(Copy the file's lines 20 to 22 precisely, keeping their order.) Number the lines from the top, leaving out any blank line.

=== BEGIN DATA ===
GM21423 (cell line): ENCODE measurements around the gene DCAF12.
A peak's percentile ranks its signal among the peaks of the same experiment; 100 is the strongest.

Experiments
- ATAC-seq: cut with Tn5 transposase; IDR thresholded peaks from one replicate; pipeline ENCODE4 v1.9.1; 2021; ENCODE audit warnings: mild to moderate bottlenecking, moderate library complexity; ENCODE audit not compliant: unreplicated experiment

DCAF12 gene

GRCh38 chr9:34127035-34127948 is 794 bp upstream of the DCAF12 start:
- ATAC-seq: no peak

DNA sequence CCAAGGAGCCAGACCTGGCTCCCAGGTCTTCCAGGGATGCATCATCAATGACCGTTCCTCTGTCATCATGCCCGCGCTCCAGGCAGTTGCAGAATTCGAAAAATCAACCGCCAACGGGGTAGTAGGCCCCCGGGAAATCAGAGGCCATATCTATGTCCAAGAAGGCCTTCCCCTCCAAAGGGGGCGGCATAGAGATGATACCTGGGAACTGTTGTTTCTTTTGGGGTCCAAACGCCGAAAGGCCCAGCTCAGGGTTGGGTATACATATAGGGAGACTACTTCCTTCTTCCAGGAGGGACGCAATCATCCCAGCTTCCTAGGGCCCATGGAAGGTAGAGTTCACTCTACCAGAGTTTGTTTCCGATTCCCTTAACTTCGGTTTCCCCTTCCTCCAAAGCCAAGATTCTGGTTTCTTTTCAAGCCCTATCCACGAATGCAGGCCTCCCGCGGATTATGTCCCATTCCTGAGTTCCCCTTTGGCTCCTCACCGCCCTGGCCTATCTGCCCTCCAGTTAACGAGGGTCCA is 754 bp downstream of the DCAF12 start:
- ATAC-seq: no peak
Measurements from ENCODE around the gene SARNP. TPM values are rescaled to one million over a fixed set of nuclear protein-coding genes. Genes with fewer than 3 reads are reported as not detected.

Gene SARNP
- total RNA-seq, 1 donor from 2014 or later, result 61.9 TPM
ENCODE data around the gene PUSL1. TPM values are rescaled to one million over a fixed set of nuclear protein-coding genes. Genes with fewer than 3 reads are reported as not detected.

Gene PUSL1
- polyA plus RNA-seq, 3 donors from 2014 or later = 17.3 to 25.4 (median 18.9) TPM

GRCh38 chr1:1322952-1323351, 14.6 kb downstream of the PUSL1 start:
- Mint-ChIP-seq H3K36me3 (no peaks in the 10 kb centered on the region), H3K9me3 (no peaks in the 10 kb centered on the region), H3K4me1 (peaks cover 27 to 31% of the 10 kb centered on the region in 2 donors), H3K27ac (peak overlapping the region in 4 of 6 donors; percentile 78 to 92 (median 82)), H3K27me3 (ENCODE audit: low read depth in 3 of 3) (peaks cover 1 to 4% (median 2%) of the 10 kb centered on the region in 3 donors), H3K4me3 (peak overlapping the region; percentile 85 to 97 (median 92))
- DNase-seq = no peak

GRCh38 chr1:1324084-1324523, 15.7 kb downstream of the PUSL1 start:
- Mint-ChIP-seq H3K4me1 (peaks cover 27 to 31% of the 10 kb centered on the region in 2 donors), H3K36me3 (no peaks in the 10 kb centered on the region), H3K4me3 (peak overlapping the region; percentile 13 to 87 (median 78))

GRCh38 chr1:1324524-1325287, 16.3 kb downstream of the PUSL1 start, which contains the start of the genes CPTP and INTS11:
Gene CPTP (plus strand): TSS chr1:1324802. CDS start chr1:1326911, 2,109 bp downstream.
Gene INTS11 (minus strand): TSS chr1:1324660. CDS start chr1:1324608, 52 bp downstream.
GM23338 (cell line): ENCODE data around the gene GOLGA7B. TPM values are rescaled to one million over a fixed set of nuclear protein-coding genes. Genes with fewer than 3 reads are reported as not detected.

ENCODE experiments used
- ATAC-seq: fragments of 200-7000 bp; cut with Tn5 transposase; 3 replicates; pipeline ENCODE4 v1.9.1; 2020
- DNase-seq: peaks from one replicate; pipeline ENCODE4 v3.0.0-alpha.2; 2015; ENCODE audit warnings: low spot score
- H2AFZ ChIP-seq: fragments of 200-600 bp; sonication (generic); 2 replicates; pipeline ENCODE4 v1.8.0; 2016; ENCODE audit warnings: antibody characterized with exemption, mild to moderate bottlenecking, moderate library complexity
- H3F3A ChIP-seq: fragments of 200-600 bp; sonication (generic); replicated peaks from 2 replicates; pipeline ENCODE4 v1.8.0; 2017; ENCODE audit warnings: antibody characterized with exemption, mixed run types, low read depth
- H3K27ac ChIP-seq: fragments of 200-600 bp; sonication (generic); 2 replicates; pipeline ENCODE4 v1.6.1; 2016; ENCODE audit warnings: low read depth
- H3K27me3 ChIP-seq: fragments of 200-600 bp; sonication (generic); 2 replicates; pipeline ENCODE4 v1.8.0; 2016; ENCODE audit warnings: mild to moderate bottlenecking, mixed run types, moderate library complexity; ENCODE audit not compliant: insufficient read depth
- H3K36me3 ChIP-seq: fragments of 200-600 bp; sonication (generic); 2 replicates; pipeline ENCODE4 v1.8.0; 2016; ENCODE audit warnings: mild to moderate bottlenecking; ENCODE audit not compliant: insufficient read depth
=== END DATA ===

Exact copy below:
- Mint-ChIP-seq H3K4me1 (peaks cover 27 to 31% of the 10 kb centered on the region in 2 donors), H3K36me3 (no peaks in the 10 kb centered on the region), H3K4me3 (peak overlapping the region; percentile 13 to 87 (median 78))

GRCh38 chr1:1324524-1325287, 16.3 kb downstream of the PUSL1 start, which contains the start of the genes CPTP and INTS11:
Gene CPTP (plus strand): TSS chr1:1324802. CDS start chr1:1326911, 2,109 bp downstream.